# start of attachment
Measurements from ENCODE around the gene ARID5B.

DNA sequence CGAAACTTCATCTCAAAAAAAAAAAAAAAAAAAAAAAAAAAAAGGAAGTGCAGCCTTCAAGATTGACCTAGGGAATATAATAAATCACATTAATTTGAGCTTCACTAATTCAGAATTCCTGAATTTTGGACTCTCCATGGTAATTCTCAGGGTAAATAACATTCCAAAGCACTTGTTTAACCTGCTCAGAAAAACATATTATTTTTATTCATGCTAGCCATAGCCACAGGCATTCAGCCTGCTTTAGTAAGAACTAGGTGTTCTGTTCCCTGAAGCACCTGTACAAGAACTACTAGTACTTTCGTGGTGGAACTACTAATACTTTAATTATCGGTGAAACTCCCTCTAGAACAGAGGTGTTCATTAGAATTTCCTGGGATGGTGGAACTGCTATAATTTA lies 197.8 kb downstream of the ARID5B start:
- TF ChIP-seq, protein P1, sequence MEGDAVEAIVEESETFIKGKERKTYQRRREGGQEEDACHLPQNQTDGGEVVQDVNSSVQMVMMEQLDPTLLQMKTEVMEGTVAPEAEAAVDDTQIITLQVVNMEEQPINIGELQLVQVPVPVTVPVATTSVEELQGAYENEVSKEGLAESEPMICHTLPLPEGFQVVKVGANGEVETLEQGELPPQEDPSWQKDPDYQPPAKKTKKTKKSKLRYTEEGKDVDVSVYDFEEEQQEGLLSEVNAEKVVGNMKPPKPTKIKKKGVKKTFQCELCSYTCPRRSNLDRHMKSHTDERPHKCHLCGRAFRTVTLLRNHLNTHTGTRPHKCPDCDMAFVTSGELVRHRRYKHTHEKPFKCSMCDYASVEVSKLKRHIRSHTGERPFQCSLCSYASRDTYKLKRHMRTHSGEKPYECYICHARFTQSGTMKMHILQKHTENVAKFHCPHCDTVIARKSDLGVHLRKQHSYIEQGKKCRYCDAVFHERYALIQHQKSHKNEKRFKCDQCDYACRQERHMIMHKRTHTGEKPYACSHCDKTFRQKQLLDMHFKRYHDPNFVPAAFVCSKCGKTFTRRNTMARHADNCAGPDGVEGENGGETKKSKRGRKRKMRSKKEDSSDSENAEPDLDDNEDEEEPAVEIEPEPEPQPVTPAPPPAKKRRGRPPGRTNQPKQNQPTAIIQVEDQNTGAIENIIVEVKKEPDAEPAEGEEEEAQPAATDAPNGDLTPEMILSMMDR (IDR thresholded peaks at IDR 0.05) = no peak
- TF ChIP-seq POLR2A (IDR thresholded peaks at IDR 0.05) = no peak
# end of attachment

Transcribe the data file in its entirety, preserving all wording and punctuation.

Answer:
Measurements from ENCODE around the gene ARID5B.

DNA sequence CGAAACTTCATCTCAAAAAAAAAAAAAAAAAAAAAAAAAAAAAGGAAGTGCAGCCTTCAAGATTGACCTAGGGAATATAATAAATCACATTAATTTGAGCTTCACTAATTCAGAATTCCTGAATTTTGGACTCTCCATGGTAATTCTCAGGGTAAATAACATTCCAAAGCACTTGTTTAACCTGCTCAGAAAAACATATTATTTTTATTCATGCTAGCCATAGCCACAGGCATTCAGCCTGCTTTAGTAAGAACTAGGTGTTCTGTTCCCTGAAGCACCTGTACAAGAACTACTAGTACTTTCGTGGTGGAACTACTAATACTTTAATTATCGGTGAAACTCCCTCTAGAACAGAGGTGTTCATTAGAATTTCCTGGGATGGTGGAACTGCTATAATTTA lies 197.8 kb downstream of the ARID5B start:
- TF ChIP-seq, protein P1, sequence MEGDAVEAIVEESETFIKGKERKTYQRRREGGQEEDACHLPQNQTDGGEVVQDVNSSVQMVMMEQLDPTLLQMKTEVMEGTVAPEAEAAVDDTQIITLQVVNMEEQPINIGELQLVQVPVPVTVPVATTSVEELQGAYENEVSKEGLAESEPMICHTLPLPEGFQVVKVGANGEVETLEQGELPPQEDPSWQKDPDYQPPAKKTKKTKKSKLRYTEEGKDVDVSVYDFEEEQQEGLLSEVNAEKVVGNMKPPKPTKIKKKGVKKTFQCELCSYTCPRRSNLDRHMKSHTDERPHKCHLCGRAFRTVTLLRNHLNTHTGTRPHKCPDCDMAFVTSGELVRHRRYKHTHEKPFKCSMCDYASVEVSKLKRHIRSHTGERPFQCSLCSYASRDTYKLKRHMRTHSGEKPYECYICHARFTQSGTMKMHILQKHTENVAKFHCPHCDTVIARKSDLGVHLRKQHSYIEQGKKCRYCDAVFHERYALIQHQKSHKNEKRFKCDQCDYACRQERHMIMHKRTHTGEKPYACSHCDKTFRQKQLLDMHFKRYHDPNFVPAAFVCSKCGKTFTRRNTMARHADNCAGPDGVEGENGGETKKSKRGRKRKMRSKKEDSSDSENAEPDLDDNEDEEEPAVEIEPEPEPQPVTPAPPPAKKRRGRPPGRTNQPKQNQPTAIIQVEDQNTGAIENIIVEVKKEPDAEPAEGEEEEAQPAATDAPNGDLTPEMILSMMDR (IDR thresholded peaks at IDR 0.05) = no peak
- TF ChIP-seq POLR2A (IDR thresholded peaks at IDR 0.05) = no peak